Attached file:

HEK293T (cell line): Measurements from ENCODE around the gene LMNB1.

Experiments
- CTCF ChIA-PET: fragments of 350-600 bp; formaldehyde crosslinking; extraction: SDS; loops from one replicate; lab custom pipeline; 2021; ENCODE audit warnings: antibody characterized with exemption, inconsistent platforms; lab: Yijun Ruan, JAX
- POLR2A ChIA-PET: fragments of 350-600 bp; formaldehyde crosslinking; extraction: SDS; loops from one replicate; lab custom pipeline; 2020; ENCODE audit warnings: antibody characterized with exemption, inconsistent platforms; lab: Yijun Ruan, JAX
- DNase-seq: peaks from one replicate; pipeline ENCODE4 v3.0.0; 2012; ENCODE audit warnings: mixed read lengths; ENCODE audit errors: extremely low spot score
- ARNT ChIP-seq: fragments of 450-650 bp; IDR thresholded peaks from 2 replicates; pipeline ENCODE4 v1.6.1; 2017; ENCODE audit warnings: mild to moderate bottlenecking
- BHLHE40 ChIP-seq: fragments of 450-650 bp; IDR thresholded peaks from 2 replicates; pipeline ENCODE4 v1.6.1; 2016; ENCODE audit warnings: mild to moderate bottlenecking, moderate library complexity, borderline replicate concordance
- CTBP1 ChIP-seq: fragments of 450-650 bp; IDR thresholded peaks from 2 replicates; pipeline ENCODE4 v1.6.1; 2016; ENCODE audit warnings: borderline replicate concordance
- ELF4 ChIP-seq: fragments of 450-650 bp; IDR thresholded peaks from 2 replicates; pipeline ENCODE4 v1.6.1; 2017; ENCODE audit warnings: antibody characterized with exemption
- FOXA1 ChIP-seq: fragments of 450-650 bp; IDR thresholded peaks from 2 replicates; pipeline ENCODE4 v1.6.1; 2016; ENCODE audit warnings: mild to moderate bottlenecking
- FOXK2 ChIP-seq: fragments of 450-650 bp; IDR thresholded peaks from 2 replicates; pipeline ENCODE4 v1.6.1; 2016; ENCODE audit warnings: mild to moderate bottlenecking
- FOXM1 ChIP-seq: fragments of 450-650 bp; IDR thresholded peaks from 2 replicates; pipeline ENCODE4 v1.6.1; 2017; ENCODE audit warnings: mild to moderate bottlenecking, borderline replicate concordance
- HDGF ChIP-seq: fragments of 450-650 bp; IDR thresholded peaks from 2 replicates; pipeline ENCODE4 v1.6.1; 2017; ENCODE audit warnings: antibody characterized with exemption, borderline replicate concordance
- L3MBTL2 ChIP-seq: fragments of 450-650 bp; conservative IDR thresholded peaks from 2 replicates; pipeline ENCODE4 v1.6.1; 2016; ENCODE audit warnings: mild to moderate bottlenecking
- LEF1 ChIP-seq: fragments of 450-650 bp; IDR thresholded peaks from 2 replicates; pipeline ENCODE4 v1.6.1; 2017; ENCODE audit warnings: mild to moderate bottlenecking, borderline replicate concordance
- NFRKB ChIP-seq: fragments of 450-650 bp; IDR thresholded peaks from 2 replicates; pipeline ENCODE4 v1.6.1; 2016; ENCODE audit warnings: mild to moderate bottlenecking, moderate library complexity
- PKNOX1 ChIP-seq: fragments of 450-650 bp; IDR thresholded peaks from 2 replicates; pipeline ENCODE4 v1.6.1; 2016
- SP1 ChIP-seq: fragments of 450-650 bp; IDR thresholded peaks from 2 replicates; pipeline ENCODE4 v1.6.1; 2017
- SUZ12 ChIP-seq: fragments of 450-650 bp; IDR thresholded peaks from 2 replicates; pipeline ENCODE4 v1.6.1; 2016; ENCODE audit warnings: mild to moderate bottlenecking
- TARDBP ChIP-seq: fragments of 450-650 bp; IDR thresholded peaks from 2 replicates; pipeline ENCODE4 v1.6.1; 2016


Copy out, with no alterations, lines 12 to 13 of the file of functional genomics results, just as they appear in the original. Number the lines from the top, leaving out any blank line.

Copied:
- FOXM1 ChIP-seq: fragments of 450-650 bp; IDR thresholded peaks from 2 replicates; pipeline ENCODE4 v1.6.1; 2017; ENCODE audit warnings: mild to moderate bottlenecking, borderline replicate concordance
- HDGF ChIP-seq: fragments of 450-650 bp; IDR thresholded peaks from 2 replicates; pipeline ENCODE4 v1.6.1; 2017; ENCODE audit warnings: antibody characterized with exemption, borderline replicate concordance